Point-region (PR) quadtrees are very similar to region quadtrees. The difference is the type of information stored about the cells. In a region quadtree, a uniform value is stored that applies to the entire area of the cell of a leaf. The cells of a PR quadtree, however, store a list of points that exist within the cell of a leaf. As mentioned previously, for trees following this decomposition strategy the height depends on the spatial distribution of the points. Like the point quadtree, the PR quadtree may also have a linear height when given a "bad" set.

Edge quadtrees (much like PM quadtrees) are used to store lines rather than points. Curves are approximated by subdividing cells to a very fine resolution, specifically until there is a single line segment per cell. Near corners/vertices, edge quadtrees will continue dividing until they reach their maximum level of decomposition. This can result in extremely unbalanced trees which may defeat the purpose of indexing.

The polygonal map quadtree (or PM Quadtree) is a variation of quadtree which is used to store collections of polygons that may be degenerate (meaning that they have isolated vertices or edges).  A big difference between PM quadtrees and edge quadtrees is that the cell under consideration is not subdivided if the segments meet at a vertex in the cell.

There are three main classes of PM Quadtrees, which vary depending on what information they store within each black node. PM3 quadtrees can store any amount of non-intersecting edges and at most one point. PM2 quadtrees are the same as PM3 quadtrees except that all edges must share the same end point. Finally PM1 quadtrees are similar to PM2, but black nodes can contain a point and its edges or just a set of edges that share a point, but you cannot have a point and a set of edges that do not contain the point.

This section summarizes a subsection from a book by Sariel Har-Peled.

If we were to store every node corresponding to a subdivided cell, we may end up storing a lot of empty nodes. We can cut down on the size of such sparse trees by only storing subtrees whose leaves have interesting data (i.e. "important subtrees"). We can actually cut down on the size even further. When we only keep important subtrees, the pruning process may leave long paths in the tree where the intermediate nodes have degree two (a link to one parent and one child). It turns out that we only need to store the node $u$ at the beginning of this path (and associate some meta-data with it to represent the removed nodes) and attach the subtree rooted at its end to $u$ . It is still possible for these compressed trees to have a linear height when given "bad" input points.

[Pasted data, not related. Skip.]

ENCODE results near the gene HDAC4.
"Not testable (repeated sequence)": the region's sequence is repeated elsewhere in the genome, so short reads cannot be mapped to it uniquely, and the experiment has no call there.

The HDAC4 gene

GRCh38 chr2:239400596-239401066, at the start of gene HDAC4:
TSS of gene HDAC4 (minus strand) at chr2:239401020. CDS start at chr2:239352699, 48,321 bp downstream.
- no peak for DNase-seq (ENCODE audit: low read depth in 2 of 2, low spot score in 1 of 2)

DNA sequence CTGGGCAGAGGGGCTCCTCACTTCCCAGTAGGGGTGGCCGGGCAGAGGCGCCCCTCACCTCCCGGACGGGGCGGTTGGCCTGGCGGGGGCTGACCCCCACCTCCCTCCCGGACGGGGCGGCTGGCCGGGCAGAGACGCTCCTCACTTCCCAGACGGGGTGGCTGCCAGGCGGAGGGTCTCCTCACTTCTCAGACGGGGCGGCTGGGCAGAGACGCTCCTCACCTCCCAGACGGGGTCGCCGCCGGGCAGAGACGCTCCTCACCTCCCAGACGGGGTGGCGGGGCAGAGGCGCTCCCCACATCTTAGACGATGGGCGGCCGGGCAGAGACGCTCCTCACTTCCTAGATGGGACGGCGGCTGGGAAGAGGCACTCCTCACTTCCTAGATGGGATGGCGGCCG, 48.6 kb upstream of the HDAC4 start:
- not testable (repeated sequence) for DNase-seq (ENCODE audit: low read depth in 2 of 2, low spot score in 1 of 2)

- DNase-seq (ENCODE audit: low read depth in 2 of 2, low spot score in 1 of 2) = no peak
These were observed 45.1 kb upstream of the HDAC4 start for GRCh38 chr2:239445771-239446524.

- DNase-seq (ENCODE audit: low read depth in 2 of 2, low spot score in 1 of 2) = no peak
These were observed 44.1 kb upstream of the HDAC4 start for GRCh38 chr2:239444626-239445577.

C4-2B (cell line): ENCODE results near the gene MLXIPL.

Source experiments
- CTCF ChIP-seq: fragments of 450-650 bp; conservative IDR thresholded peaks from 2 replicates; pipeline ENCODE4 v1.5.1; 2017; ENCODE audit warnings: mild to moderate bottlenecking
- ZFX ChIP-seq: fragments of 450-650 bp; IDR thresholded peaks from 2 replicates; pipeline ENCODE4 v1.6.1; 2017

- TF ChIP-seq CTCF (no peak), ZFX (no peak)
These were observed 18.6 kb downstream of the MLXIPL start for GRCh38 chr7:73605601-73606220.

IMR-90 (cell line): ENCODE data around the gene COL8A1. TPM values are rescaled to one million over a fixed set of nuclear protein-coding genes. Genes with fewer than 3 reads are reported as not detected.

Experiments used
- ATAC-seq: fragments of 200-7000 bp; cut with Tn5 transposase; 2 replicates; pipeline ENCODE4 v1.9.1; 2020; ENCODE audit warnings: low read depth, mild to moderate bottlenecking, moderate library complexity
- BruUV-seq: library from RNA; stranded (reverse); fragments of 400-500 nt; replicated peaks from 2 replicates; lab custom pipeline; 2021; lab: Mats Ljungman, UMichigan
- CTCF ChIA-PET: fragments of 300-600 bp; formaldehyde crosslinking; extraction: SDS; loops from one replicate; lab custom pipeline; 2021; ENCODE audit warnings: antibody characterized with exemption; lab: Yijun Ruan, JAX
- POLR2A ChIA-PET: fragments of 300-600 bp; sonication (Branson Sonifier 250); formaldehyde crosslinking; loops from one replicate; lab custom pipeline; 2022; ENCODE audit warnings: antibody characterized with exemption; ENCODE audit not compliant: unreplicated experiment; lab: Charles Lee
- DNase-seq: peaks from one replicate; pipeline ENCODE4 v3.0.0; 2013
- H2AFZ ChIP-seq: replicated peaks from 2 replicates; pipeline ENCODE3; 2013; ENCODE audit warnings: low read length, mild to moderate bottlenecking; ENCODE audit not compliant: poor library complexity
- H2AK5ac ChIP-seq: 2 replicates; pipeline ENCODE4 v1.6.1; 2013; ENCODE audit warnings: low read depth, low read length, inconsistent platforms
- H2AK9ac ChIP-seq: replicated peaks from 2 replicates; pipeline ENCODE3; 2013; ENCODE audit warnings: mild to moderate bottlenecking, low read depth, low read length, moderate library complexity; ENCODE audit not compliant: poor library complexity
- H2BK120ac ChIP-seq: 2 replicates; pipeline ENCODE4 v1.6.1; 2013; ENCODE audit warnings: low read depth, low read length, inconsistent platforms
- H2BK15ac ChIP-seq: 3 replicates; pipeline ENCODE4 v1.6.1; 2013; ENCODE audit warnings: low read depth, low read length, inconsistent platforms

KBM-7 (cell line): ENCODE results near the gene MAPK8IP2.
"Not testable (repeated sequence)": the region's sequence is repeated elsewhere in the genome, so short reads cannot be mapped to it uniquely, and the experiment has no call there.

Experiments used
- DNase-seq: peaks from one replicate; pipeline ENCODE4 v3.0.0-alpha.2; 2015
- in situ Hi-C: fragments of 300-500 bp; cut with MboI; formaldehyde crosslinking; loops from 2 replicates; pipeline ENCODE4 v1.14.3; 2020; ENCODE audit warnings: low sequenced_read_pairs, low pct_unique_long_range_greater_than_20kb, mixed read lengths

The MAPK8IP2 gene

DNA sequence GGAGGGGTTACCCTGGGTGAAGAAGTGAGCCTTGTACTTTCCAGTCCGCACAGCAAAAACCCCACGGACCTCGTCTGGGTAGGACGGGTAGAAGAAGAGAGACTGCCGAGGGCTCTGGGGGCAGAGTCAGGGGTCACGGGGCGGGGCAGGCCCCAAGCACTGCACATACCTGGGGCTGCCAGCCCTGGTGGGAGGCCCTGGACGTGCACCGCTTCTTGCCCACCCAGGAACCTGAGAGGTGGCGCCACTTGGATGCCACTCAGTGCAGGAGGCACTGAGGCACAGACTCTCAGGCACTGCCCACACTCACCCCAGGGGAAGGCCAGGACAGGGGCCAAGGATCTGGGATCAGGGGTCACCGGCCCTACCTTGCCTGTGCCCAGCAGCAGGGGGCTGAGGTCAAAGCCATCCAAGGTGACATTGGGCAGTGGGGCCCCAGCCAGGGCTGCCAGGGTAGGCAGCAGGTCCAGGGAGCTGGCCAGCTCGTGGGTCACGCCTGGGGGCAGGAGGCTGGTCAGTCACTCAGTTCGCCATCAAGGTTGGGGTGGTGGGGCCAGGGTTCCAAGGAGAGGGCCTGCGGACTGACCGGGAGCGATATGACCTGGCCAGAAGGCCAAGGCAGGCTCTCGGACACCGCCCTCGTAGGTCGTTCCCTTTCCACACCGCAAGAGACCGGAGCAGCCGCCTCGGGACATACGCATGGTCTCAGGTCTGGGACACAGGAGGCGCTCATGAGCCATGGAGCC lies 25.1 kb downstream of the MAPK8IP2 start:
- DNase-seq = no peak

Although we trim a lot of the tree when we perform this compression, it is still possible to achieve logarithmic-time search, insertion, and deletion by taking advantage of Z-order curves. The Z-order curve maps each cell of the full quadtree (and hence even the compressed quadtree) in $O(1)$ time to a one-dimensional line (and maps it back in $O(1)$ time too), creating a total order on the elements. Therefore, we can store the quadtree in a data structure for ordered sets (in which we store the nodes of the tree).

We must state a reasonable assumption before we continue: we assume that given two real numbers $\alpha ,\beta \in [0,1)$ expressed as binary, we can compute in $O(1)$ time the index of the first bit in which they differ. We also assume that we can compute in $O(1)$ time the lowest common ancestor of two points/cells in the quadtree and establish their relative Z-ordering, and we can compute the floor function in $O(1)$ time.

With these assumptions, point location of a given point $q$ (i.e. determining the cell that would contain $q$ ), insertion, and deletion operations can all be performed in $O(\log {n})$ time (i.e. the time it takes to do a search in the underlying ordered set data structure).

To perform a point location for $q$ (i.e. find its cell in the compressed tree):

1. Find the existing cell in the compressed tree that comes before $q$ in the Z-order. Call this cell $v$ .
2. If $q\in v$ , return $v$ .
3. Else, find what would have been the lowest common ancestor of the point $q$ and the cell $v$ in an uncompressed quadtree. Call this ancestor cell $u$ .
4. Find the existing cell in the compressed tree that comes before $u$ in the Z-order and return it.

Without going into specific details, to perform insertions and deletions we first do a point location for the thing we want to insert/delete, and then insert/delete it. Care must be taken to reshape the tree as appropriate, creating and removing nodes as needed.

## Some common uses of quadtrees

Quadtrees, particularly the region quadtree, have lent themselves well to image processing applications. We will limit our discussion to binary image data, though region quadtrees and the image processing operations performed on them are just as suitable for colour images.

### Image union / intersection

One of the advantages of using quadtrees for image manipulation is that the set operations of union and intersection can be done simply and quickly.  Given two binary images, the image union (also called overlay) produces an image wherein a pixel is black if either of the input images has a black pixel in the same location. That is, a pixel in the output image is white only when the corresponding pixel in both input images is white, otherwise the output pixel is black. Rather than do the operation pixel by pixel, we can compute the union more efficiently by leveraging the quadtree's ability to represent multiple pixels with a single node. For the purposes of discussion below, if a subtree contains both black and white pixels we will say that the root of that subtree is coloured grey.